Yanagihara (The People in the Trees, 2013) takes the still-bold leap of writing about characters who don’t share her background; in addition to being male, JB is African-American, Malcolm has a black father and white mother, Willem is white, and “Jude’s race was undetermined”—deserted at birth, he was raised in a monastery and had an unspeakably traumatic childhood that’s revealed slowly over the course of the book. Two of them are gay, one straight and one bisexual. There isn’t a single significant female character, and for a long novel, there isn’t much plot. There aren’t even many markers of what’s happening in the outside world; Jude moves to a loft in SoHo as a young man, but we don’t see the neighborhood change from gritty artists’ enclave to glitzy tourist destination. What we get instead is an intensely interior look at the friends’ psyches and relationships, and it’s utterly enthralling. The four men think about work and creativity and success and failure; they cook for each other, compete with each other and jostle for each other’s affection. JB bases his entire artistic career on painting portraits of his friends, while Malcolm takes care of them by designing their apartments and houses. When Jude, as an adult, is adopted by his favorite Harvard law professor, his friends join him for Thanksgiving in Cambridge every year. And when Willem becomes a movie star, they all bask in his glow. Eventually, the tone darkens and the story narrows to focus on Jude as the pain of his past cuts deep into his carefully constructed life.  

The phrase “tour de force” could have been invented for this audacious novel.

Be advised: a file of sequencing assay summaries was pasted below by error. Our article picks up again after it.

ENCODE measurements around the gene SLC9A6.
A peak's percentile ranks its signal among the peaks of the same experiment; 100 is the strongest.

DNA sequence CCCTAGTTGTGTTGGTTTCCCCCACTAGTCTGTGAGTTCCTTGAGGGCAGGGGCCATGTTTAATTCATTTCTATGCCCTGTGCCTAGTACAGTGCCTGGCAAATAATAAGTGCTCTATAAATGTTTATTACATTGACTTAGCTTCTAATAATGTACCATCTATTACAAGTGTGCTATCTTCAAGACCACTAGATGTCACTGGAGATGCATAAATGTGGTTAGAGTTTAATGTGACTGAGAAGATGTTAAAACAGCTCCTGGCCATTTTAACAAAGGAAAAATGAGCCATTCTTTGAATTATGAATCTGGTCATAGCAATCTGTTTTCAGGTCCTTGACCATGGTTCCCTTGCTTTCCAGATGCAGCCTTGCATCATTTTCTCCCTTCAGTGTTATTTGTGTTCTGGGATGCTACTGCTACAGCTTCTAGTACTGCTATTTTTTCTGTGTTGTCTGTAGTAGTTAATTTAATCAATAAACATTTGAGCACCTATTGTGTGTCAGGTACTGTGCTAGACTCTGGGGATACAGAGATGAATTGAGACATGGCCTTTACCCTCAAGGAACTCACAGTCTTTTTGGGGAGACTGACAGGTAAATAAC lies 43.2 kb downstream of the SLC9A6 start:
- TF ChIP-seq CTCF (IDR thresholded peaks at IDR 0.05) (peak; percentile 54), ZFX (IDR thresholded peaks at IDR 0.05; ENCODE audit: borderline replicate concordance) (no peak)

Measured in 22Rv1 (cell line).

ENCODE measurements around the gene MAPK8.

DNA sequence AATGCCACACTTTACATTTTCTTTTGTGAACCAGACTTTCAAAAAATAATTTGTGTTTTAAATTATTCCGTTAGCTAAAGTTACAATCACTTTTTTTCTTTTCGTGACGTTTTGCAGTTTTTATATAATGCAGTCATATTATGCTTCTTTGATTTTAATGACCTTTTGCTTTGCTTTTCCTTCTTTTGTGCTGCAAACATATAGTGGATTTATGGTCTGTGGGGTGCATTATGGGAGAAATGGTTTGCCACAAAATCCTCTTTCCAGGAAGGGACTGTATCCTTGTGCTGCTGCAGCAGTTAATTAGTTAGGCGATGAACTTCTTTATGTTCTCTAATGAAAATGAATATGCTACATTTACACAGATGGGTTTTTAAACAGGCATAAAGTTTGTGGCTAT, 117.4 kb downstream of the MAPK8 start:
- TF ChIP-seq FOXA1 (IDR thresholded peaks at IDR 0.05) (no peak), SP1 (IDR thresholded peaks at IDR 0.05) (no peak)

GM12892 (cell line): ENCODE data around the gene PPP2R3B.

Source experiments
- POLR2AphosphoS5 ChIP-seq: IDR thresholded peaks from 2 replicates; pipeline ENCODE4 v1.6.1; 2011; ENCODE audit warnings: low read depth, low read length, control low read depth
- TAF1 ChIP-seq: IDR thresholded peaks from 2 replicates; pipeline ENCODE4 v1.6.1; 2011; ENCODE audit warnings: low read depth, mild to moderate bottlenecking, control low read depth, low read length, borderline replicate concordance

Pub Date: March 10, 2015

ISBN: 978-0-385-53925-8

Page Count: 720

Publisher: Doubleday

Review Posted Online: Dec. 21, 2014

Kirkus Reviews Issue: Jan. 1, 2015

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TO KILL A MOCKINGBIRD

A first novel, this is also a first person account of Scout's (Jean Louise) recall of the years that led to the ending of a mystery, the breaking of her brother Jem's elbow, the death of her father's enemy — and the close of childhood years. A widower, Atticus raises his children with legal dispassion and paternal intelligence, and is ably abetted by Calpurnia, the colored cook, while the Alabama town of Maycomb, in the 1930's, remains aloof to their divergence from its tribal patterns. Scout and Jem, with their summer-time companion, Dill, find their paths free from interference — but not from dangers; their curiosity about the imprisoned Boo, whose miserable past is incorporated in their play, results in a tentative friendliness; their fears of Atticus' lack of distinction is dissipated when he shoots a mad dog; his defense of a Negro accused of raping a white girl, Mayella Ewell, is followed with avid interest and turns the rabble whites against him. Scout is the means of averting an attack on Atticus but when he loses the case it is Boo who saves Jem and Scout by killing Mayella's father when he attempts to murder them. The shadows of a beginning for black-white understanding, the persistent fight that Scout carries on against school, Jem's emergence into adulthood, Calpurnia's quiet power, and all the incidents touching on the children's "growing outward" have an attractive starchiness that keeps this southern picture pert and provocative. There is much advance interest in this book; it has been selected by the Literary Guild and Reader's Digest; it should win many friends.

Pub Date: July 11, 1960

ISBN: 0060935464

Page Count: 323

Publisher: Lippincott

Review Posted Online: Oct. 7, 2011

Kirkus Reviews Issue: July 1, 1960